Earlier this year SWIFT, a Belgian co-operative which enables customers to connect and exchange financial information, launched a five-part plan to prevent cyber attacks.
The co-op was in the news in February when thieves hacked into SWIFT software at the Bangladesh Central Bank and stole USD $81m by sending messages to the Federal Reserve Bank of New York. According to SWIFT, the compromise occurred at its customer’s local environment.
In collaboration with cyber security firms, SWIFT’s Customer Security Intelligence team is working to build the co-operative’s customer security information sharing initiative. As part of the scheme, the group is investigating customer security incidents and supports customers’ own investigations to ensure they are securing their own local environments.
The Customer Security Programme was designed to help detect and prevent attacks against SWIFT customers and involves proactive intelligence-gathering and forensic analysis. The co-op has also published customer-anonymised findings about the modus operandi used in the attacks, developed multiple Indicators of Compromise and provided customers with details on how to protect against such attacks.
In addition, SWIFT has launched Daily Validation Reports, which enable customers to quickly recognise any fraudulent transactions. Speaking to CSO Online, Pat Antonacci, head of Customer and 3rd Party Engagement for CSP at SWIFT, said the programme was already showing results.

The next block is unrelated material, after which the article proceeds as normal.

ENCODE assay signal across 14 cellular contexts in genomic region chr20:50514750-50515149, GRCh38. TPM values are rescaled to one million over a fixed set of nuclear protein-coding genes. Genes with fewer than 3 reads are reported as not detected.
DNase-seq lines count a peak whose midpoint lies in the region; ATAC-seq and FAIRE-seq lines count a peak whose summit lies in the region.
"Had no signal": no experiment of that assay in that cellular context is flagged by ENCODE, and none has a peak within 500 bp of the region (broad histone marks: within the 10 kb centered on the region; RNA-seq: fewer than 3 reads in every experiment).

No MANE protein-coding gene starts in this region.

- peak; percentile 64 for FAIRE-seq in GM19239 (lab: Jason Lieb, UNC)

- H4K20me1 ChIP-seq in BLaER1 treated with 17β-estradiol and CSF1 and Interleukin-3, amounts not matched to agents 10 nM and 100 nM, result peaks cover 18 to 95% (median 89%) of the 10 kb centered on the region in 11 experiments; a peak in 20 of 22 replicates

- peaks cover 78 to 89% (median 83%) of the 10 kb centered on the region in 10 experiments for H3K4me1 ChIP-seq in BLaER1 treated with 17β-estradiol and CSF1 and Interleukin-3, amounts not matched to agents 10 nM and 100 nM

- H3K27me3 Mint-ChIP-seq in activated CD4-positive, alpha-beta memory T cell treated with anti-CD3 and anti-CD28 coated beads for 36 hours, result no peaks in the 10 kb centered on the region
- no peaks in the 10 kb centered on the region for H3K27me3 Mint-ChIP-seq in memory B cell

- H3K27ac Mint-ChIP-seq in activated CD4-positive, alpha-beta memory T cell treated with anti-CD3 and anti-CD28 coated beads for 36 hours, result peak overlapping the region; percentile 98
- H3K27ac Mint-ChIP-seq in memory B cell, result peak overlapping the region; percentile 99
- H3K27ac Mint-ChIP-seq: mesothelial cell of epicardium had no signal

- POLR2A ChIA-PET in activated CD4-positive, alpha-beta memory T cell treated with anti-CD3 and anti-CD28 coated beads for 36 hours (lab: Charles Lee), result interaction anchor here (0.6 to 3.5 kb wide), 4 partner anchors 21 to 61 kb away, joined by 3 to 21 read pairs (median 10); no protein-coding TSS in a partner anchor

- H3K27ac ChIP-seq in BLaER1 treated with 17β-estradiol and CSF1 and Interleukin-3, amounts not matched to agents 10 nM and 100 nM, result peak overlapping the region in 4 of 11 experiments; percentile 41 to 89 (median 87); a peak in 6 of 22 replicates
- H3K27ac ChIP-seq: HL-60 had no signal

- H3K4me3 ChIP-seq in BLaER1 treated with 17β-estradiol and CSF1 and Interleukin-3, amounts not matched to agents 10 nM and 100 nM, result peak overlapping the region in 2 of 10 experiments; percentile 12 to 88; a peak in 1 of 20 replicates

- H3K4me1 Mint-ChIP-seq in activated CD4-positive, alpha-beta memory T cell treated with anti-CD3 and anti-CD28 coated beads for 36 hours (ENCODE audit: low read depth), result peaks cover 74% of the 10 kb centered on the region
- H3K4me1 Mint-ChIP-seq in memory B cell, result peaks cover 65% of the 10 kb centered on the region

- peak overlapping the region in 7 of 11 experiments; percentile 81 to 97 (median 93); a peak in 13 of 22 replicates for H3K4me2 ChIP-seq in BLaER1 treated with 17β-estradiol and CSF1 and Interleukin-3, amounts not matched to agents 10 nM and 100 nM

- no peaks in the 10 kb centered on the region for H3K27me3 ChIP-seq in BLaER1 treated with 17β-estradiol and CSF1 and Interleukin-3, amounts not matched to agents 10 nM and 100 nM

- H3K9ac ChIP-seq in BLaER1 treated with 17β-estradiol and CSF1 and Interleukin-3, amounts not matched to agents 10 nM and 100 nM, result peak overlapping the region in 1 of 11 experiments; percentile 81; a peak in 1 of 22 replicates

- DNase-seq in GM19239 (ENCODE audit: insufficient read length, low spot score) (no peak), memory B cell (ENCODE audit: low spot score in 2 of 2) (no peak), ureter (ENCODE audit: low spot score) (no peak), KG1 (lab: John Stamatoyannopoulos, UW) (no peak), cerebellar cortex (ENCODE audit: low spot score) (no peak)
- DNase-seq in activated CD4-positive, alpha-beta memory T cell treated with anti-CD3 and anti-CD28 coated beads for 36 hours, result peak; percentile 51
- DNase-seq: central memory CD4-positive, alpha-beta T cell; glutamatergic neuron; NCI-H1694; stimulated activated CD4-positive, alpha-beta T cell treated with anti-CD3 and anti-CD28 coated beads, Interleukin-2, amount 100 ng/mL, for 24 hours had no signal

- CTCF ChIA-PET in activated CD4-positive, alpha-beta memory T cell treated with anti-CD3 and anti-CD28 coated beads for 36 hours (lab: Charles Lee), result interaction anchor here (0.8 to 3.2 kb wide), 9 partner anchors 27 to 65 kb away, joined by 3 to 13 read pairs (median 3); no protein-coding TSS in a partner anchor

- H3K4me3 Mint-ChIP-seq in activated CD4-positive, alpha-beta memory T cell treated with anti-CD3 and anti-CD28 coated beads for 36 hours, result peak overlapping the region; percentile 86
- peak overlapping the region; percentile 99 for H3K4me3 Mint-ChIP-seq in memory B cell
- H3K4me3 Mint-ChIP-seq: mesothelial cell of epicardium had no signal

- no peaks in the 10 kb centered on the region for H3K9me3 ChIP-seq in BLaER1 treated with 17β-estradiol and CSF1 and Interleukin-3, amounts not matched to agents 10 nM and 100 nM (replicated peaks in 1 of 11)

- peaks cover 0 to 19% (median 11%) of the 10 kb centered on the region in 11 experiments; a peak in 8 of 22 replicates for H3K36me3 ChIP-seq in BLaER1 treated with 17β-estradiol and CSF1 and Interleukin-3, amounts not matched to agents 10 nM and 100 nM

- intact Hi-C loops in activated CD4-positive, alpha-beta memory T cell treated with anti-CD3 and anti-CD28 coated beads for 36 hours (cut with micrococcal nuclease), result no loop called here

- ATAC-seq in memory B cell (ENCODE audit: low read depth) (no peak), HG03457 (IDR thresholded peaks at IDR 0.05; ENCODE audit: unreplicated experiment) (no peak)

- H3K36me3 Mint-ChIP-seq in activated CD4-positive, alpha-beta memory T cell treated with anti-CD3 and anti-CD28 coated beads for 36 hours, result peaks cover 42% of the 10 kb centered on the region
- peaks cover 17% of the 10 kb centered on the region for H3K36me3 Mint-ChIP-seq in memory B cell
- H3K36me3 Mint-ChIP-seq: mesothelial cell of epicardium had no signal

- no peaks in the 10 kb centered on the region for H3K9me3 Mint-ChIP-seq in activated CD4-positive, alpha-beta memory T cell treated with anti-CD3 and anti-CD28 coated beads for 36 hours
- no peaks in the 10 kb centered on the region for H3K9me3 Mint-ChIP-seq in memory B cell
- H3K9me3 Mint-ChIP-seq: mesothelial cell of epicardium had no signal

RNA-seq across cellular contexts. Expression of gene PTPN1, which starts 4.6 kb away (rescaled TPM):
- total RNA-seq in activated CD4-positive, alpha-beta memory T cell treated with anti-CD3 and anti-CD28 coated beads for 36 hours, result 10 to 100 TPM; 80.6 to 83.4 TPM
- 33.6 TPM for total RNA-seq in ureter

“In 80% of the cases since the Bangladesh attack that we’ve finished investigating, we have prevented the attacks using the measures we have introduced through the customer security program,” he said.
SWIFT is also publishing a series of videos with tips on how financial institutions can better protect against cyber attacks. Crucial to the approach is detecting malicious insiders, or people abusing the power given to them as soon as possible.
Alain Desausoi, deputy chief information security officer at SWIFT, explains: “Malicious insiders have a broad range of capabilities in your organisation and you need to ensure that only those people who need to have a access to the a certain function have that access. So segregation of duties in fundamental.”
Mr Desausoi suggested having multiple operators but ensuring that only part of operators can have access to part of infrastructure, segregating the impact.
“There is no silver bullet to absolutely prevent such a situation,” he added.
Experts interviewed by SWIFT suggested collecting data across the system to monitor for insider capability and use, in order to spot any unusual behaviour. They also encouraged financial players to have an incident response plan.